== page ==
Transportation headlines, Monday, Nov. 14

Here is a look at some of the transportation headlines gathered by us and the Metro Library. The full list of headlines is posted on the library’s blog.

Beverly Hills bids to halt subway tunnels under school (Associated Press)

A recap of the ongoing efforts in Beverly Hills to prevent the Westside Subway Extension from tunneling under the Beverly Hills High School campus, mostly out of safety fears. The story included a couple significant errors: The project is currently scheduled to open to Fairfax Avenue in 2019; the 2022 date in the story refers to finishing the entire line to Westwood under the America Fast Forward plan to accelerate construction and funding. Also, the story fails to make it clear who is alleging that Metro’s buses are dirty–the way the story was written and edited, it could be a Beverly Hills High student or the reporter.

In addition, the story notes: “The consultants are confident tunneling would not endanger the 2,200-student school, but some envision the worst: a tunnel collapse directly below campus, with students inside the buildings.” The reporter does not report whether such a collapse of a subway tunnel has occurred anywhere (I’m unaware of it).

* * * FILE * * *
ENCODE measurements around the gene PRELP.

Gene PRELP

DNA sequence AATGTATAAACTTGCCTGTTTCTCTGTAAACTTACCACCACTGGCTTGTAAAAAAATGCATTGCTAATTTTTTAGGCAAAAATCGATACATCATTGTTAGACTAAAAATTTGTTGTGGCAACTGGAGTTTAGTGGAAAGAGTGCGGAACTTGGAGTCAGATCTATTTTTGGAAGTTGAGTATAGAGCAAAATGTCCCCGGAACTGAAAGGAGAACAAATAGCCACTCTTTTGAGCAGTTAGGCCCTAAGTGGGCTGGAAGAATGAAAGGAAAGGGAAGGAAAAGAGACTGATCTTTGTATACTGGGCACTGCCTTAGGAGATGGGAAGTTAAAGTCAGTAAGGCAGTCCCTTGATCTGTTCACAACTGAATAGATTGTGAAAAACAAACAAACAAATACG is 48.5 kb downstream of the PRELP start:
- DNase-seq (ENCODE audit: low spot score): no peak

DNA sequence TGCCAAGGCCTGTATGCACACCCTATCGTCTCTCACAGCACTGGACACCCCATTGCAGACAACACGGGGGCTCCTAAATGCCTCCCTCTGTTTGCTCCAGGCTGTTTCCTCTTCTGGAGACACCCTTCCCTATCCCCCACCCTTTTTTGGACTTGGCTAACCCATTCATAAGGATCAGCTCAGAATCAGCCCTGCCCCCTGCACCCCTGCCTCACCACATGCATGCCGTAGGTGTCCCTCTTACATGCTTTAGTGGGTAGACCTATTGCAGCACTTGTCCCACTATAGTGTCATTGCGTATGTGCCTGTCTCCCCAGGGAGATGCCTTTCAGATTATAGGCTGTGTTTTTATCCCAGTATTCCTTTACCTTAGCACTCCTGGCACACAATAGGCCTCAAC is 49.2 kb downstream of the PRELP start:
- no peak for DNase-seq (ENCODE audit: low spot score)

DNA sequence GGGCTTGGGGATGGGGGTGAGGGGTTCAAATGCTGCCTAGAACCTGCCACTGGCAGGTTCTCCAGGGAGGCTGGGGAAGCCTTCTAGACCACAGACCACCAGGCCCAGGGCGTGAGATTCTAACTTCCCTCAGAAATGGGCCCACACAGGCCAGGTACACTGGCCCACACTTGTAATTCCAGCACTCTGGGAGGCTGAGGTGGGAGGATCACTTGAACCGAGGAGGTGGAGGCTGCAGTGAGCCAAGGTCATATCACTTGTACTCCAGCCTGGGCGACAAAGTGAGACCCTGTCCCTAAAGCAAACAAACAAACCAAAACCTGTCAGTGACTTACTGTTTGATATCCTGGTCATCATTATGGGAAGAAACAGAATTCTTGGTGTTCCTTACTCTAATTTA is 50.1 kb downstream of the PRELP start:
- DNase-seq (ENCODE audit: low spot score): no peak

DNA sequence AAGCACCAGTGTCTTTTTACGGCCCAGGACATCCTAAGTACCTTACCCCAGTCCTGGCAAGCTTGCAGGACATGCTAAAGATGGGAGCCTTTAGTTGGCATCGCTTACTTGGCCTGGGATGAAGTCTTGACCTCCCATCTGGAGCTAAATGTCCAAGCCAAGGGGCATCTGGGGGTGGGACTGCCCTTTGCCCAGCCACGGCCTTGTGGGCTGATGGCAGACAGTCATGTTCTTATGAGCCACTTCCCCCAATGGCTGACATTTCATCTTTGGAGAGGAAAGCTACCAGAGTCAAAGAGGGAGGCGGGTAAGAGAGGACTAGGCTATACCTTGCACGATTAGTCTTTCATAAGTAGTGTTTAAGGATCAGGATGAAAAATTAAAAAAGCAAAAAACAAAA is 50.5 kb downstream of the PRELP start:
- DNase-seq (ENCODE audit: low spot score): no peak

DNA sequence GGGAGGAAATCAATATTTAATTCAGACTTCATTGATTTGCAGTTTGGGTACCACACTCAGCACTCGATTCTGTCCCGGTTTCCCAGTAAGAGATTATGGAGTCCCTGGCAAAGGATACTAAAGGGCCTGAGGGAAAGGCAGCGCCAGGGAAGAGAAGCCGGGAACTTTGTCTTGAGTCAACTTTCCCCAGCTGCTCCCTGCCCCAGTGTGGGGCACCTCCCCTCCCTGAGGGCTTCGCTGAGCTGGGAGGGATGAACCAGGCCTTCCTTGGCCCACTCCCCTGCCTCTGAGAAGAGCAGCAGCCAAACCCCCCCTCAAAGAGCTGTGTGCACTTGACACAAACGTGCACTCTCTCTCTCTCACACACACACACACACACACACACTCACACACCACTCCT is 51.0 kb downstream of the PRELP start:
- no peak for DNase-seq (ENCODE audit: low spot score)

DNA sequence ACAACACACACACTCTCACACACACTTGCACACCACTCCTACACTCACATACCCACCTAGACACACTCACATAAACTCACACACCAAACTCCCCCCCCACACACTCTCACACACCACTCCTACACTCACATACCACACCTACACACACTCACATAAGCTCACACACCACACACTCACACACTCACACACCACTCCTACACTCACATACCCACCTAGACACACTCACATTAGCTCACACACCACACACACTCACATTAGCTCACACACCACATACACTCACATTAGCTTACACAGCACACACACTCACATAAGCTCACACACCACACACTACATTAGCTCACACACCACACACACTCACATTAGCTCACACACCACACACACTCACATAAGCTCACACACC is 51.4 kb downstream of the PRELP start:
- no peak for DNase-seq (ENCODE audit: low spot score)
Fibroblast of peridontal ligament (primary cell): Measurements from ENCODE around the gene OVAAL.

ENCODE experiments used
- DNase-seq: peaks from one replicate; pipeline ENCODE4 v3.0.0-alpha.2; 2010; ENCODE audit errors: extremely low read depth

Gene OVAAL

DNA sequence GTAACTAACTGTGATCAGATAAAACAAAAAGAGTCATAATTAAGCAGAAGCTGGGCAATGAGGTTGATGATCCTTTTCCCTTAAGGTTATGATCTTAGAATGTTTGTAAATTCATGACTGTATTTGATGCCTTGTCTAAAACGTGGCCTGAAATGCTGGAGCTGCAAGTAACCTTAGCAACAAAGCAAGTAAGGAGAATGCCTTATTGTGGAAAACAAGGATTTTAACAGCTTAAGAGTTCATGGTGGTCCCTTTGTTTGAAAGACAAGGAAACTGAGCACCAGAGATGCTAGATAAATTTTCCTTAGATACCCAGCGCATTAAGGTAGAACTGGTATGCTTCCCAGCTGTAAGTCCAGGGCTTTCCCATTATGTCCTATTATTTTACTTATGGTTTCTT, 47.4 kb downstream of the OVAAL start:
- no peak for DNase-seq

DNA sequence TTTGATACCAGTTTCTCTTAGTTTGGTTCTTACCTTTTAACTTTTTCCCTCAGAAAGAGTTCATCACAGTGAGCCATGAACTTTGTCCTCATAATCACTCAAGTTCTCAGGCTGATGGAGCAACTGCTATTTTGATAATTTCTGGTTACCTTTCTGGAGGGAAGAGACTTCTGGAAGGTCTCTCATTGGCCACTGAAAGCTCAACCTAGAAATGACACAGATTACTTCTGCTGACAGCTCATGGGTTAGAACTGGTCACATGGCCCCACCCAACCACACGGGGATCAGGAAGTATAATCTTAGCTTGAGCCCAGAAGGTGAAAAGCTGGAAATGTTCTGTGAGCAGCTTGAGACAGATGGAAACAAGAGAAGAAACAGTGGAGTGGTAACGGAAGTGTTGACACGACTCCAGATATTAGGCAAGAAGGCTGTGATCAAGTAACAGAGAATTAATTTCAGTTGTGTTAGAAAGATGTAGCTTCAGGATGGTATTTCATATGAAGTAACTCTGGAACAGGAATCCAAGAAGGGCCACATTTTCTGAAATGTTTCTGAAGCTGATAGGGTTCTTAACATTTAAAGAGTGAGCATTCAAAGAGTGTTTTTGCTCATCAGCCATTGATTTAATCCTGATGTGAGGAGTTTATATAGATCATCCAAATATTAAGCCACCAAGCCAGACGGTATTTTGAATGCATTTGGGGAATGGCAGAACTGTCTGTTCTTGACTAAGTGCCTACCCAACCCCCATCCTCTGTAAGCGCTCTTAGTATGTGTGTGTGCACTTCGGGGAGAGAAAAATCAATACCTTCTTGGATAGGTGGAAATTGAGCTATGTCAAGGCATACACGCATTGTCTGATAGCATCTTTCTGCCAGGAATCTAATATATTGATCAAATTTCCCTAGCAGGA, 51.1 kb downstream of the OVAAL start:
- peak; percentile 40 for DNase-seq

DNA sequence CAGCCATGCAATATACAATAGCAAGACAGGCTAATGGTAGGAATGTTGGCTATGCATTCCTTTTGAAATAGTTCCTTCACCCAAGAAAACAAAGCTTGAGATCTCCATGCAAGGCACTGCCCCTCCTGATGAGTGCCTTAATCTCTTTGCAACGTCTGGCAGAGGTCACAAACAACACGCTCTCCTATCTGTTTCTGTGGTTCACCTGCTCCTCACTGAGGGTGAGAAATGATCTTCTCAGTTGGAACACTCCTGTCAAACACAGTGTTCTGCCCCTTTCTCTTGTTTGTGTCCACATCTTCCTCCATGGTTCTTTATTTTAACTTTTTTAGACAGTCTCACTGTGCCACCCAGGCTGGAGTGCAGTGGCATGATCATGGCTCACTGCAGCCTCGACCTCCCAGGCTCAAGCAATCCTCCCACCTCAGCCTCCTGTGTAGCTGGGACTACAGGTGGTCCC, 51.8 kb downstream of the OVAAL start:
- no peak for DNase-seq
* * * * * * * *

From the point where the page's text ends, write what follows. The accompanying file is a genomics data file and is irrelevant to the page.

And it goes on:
Also, the subway route was envisioned as serving Beverly Hills, Century City and Westwood — no specific route was ever chosen and then changed. It’s also worth noting that no matter where a station in Century City is located, there are commercial properties that would benefit and, in my view, all would benefit because the station locations under consideration are within walking distance of one another.

Ideas floated to improve traffic in San Fernando Valley (Daily News)

A transportation summit was held last week to discuss the always vexing issue of traffic and…surprise!…many of the same old ideas that have been discussed for years and years and years resurfaced. That said, there was talk about a rail project under the Sepulveda Pass — there is about a billion dollars in Measure R funding for some type of Pass project. And there was also talk about some type of futuristic pod car system that I suspect will never, ever get built because it lacks the capacity to accomplish anything.

What could Metro do to improve the customer experience? (blogdowntown)

A motion by Metro Board Member Mike Antonovich asks the agency for ways to improve the customer experience — i.e. wi-fi at stations, more coffee kiosks, countdown clocks to the next train. Blogdowntown, in turn, asks its readers to for their ideas. Read the comments — there’s good feedback for the agency.

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